New Preliminary Flood Maps Provide Updated Understanding of County Flood Risks
The Yavapai County Flood Control District (the District) and the Federal Emergency Management Agency (FEMA) are processing a new Physical Map Revision (PMR) of several flood hazard areas within Yavapai County. These more detailed maps will help property owners better understand their flood risk and help them make more informed decisions on how to protect their family and property during a runoff event.
The flood hazard areas in Yavapai County were originally mapped in the late 1970s. Over time, water
courses have changed due to large rainfall events, erosion and development. In addition, development
over the last several decades didn't always include managing the increased runoff into our watersheds.
So, the County’s flood maps are being updated to show the current high and moderate-low flood hazard
High-risk flood areas are shown on flood maps (known as Flood Insurance Rate Maps, or FIRMs) as flood
zones beginning with the letter “A” or “AE”. While Zone AE is based on detailed studies that include
defining not only the floodplains but also floodways1 and Base Flood Elevations (BFEs)2, most of the
County’s original flood studies were based only on approximate studies and therefore, BFEs and floodways
were not shown. When BFEs are not available, the burden falls on the permit applicant to determine the
true flood hazard area. In some cases, flood insurance could also be less expensive if BFEs were available
instead of using approximate Zone A rates.
To help provide this additional detail as well as updated
flood risk information, the District started a multi-phase
study to remap hundreds of miles of Zone A and include
Base Flood Elevations. The updated studies don’t have as
much detail as Zone AE studies provide, such as floodways,
but they do include Base Flood Elevations, as well as
depths and velocities. This data is much less expensive to
create and provides information that property owners
would otherwise have to determine themselves (or do
without when their flood insurance cost is calculated).
What Areas Are Being Updated in Phase 2?
The first phase of updating Zone A flood risk information
and providing BFEs included the Big Chino Wash, Kirkland,
and Date Creek areas among others. It was part of a
bigger mapping study which became final on February 15,
This next Zone A study, which kicked-off in August 2015,
covers numerous watercourses including streams and
tributaries to Partridge Creek, Skull Valley Wash, and the
Hassayampa River. Nearly 145 stream miles representing
90+ creeks, washes, rivers, and tributaries were studied.
When Will These New Maps Become Effective?
Zone A-Phase 2 Mapping Milestones
- Preliminary flood maps issues for review
- Community Official meeting with FEMA
- Stakeholder and public meetings held
- 90-Day Public Comment Period
- Appeals and comments addressed
- Letter of Final Determination Issued
*Dates are subject to change
- New flood maps become effective as do flood insurance requirements for areas newly identified as high risk.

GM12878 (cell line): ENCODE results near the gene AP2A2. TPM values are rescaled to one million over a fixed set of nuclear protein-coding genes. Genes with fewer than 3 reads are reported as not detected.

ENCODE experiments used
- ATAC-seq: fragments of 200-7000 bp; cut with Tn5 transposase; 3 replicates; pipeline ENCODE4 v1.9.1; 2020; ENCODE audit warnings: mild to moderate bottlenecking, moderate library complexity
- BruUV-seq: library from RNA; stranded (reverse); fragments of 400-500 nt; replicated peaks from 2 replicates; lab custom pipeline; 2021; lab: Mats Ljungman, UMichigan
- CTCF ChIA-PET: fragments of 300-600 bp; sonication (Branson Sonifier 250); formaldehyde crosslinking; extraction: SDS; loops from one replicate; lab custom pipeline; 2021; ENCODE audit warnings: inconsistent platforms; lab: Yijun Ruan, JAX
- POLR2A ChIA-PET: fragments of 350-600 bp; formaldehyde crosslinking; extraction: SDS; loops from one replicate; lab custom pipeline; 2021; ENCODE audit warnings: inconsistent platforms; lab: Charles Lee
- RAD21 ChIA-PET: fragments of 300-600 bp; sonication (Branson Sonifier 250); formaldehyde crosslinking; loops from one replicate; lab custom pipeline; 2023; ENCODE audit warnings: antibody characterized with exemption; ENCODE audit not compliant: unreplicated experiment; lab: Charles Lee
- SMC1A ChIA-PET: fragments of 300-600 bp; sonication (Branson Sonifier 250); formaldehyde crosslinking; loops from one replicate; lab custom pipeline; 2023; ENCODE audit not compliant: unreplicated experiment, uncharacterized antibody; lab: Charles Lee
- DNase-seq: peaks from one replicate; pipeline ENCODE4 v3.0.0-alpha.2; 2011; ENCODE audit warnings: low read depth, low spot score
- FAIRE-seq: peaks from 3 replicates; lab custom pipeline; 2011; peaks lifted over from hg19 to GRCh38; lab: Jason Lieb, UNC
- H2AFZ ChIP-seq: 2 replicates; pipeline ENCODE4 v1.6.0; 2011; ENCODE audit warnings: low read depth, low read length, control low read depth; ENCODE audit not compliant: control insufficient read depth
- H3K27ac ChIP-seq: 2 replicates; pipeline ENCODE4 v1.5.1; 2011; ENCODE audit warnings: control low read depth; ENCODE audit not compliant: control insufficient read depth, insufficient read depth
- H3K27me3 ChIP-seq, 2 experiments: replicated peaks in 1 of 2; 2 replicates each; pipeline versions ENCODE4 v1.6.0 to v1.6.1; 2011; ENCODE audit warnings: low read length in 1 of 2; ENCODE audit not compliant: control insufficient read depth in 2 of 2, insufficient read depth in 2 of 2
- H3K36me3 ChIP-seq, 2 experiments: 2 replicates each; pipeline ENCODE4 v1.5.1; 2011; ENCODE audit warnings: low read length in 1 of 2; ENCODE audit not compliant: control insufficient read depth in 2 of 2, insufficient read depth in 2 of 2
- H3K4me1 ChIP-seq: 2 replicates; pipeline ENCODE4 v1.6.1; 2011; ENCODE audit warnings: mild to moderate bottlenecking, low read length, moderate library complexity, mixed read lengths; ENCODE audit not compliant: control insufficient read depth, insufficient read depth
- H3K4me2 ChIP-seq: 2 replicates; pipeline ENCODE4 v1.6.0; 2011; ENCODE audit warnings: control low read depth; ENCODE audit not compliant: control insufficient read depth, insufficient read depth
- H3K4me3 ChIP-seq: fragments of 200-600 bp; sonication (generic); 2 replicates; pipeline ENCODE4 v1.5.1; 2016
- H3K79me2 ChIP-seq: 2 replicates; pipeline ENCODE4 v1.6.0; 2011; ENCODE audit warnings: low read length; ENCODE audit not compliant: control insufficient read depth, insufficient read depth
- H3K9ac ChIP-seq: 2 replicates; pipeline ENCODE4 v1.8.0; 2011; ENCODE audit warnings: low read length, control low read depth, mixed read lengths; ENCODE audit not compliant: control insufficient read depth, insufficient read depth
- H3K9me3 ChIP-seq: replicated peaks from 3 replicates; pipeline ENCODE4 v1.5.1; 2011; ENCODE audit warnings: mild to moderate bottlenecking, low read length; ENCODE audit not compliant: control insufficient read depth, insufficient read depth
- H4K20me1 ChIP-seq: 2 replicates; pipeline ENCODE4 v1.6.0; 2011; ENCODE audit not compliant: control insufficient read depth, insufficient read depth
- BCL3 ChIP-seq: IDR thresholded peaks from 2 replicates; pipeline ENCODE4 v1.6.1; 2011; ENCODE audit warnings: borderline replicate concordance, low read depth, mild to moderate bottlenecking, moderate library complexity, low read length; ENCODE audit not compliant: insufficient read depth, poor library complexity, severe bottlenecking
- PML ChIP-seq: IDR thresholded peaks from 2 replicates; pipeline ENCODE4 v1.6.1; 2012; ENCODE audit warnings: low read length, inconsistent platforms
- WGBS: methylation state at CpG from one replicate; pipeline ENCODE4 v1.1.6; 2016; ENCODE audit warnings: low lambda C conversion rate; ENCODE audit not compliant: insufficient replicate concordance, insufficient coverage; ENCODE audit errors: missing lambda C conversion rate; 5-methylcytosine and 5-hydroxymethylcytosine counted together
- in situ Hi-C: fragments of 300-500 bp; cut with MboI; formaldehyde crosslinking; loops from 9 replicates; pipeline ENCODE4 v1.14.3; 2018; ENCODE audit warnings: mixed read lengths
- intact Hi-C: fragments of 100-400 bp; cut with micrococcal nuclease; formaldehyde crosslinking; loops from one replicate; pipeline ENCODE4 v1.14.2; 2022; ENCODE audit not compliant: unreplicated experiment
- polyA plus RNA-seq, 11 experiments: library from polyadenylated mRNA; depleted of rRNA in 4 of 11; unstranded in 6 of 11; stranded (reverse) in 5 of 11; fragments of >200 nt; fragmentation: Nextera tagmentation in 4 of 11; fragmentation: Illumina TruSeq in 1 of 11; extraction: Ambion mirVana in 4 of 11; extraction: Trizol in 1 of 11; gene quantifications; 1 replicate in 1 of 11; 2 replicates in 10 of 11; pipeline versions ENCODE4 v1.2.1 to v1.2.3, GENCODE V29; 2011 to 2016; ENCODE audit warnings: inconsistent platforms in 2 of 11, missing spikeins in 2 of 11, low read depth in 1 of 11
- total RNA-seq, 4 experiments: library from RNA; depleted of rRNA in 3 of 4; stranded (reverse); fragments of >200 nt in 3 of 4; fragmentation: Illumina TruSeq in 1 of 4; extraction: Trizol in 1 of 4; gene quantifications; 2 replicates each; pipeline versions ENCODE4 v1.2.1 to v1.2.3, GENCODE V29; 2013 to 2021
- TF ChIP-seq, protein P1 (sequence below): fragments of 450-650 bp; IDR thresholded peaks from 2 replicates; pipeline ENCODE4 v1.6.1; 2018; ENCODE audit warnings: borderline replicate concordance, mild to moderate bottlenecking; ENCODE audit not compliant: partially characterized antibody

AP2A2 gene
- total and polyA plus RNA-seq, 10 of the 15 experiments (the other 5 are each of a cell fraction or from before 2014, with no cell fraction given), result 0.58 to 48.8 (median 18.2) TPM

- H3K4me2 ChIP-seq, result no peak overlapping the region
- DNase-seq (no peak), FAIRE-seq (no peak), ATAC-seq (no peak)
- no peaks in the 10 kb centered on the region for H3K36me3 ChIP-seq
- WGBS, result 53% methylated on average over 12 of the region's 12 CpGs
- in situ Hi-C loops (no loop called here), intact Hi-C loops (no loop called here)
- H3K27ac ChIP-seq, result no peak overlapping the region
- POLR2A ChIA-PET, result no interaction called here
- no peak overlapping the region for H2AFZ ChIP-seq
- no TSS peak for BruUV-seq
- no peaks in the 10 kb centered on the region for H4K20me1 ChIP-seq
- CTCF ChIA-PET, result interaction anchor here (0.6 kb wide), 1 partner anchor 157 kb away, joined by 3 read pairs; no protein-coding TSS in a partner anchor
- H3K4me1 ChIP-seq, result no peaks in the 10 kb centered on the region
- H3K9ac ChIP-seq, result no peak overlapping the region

The District and FEMA will first hold a public open house to allow residents and business owners in the area being restudied to view the new maps and ask questions to FEMA, the District and mapping and insurance specialists. Sometime after this, FEMA will announce a 90-day public comment period, which provides property owners, developers and the County the opportunity to review the maps and provide comments and even appeal them; however, to file an appeal, scientific and/or technical data must be provided. For more information on the appeal process, contact the District.
Once all appeals have been addressed and resolved, FEMA will issue a Letter of Final Determination to the County. This indicates the new maps and study will be effective in six months and that the County must pass an ordinance to adopt them for floodplain management use. Also, that is the time any changes in flood insurance due to changes in flood zone or BFE will become effective. The new maps are targeted to be effective in mid-year 2020.
Where Do I Go for More Information?
This web page is the primary source of information about the Zone A-Phase 2 mapping project and areas being studied. You can view up your property on the new preliminary maps by clicking on the Property Search Tool in the menu at the top of this page. If you want additional details, contact Lynn Whitman (District Director) at 928-771-3197 or email Lynn.Whitman@Yavapai.us.
For more information about flood insurance, contact your insurance agent or visit www.FloodSmart.gov .
Floodway is the land immediately next to the river channel (or other waterway) that is the natural channel for
floodwaters. Since the floodway must remain open in order to allow flood waters to pass, construction is typically
limited in these areas.
Base Flood Elevations are the heights to which floodwaters are anticipated to rise during a major (base) flood,
known as the 1-percent annual chance flood. A 1-percent annual chance flood can happen more than once in a year.